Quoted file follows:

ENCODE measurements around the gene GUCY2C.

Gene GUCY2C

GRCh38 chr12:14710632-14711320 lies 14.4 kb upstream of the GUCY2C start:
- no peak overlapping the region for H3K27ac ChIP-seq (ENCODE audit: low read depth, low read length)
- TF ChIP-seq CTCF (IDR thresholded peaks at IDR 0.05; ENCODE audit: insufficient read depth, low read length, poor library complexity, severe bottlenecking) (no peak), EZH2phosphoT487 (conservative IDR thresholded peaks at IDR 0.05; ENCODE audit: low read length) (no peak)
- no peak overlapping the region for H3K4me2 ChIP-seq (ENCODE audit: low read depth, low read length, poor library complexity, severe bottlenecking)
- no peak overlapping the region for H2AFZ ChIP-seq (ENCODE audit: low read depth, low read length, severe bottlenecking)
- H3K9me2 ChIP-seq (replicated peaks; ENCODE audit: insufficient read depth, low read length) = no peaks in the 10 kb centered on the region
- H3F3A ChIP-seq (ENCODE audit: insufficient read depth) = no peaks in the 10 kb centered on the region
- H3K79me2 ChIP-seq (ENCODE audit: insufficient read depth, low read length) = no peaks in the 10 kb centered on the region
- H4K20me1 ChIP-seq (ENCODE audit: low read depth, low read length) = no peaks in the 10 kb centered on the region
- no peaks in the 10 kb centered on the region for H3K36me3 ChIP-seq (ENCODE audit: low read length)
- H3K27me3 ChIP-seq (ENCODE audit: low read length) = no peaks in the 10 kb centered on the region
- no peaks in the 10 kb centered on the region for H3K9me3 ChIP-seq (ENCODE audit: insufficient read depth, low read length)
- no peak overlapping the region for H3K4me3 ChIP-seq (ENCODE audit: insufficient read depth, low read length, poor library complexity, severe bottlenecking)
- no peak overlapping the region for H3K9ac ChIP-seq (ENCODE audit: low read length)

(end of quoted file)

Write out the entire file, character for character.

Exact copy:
ENCODE measurements around the gene GUCY2C.

Gene GUCY2C

GRCh38 chr12:14710632-14711320 lies 14.4 kb upstream of the GUCY2C start:
- no peak overlapping the region for H3K27ac ChIP-seq (ENCODE audit: low read depth, low read length)
- TF ChIP-seq CTCF (IDR thresholded peaks at IDR 0.05; ENCODE audit: insufficient read depth, low read length, poor library complexity, severe bottlenecking) (no peak), EZH2phosphoT487 (conservative IDR thresholded peaks at IDR 0.05; ENCODE audit: low read length) (no peak)
- no peak overlapping the region for H3K4me2 ChIP-seq (ENCODE audit: low read depth, low read length, poor library complexity, severe bottlenecking)
- no peak overlapping the region for H2AFZ ChIP-seq (ENCODE audit: low read depth, low read length, severe bottlenecking)
- H3K9me2 ChIP-seq (replicated peaks; ENCODE audit: insufficient read depth, low read length) = no peaks in the 10 kb centered on the region
- H3F3A ChIP-seq (ENCODE audit: insufficient read depth) = no peaks in the 10 kb centered on the region
- H3K79me2 ChIP-seq (ENCODE audit: insufficient read depth, low read length) = no peaks in the 10 kb centered on the region
- H4K20me1 ChIP-seq (ENCODE audit: low read depth, low read length) = no peaks in the 10 kb centered on the region
- no peaks in the 10 kb centered on the region for H3K36me3 ChIP-seq (ENCODE audit: low read length)
- H3K27me3 ChIP-seq (ENCODE audit: low read length) = no peaks in the 10 kb centered on the region
- no peaks in the 10 kb centered on the region for H3K9me3 ChIP-seq (ENCODE audit: insufficient read depth, low read length)
- no peak overlapping the region for H3K4me3 ChIP-seq (ENCODE audit: insufficient read depth, low read length, poor library complexity, severe bottlenecking)
- no peak overlapping the region for H3K9ac ChIP-seq (ENCODE audit: low read length)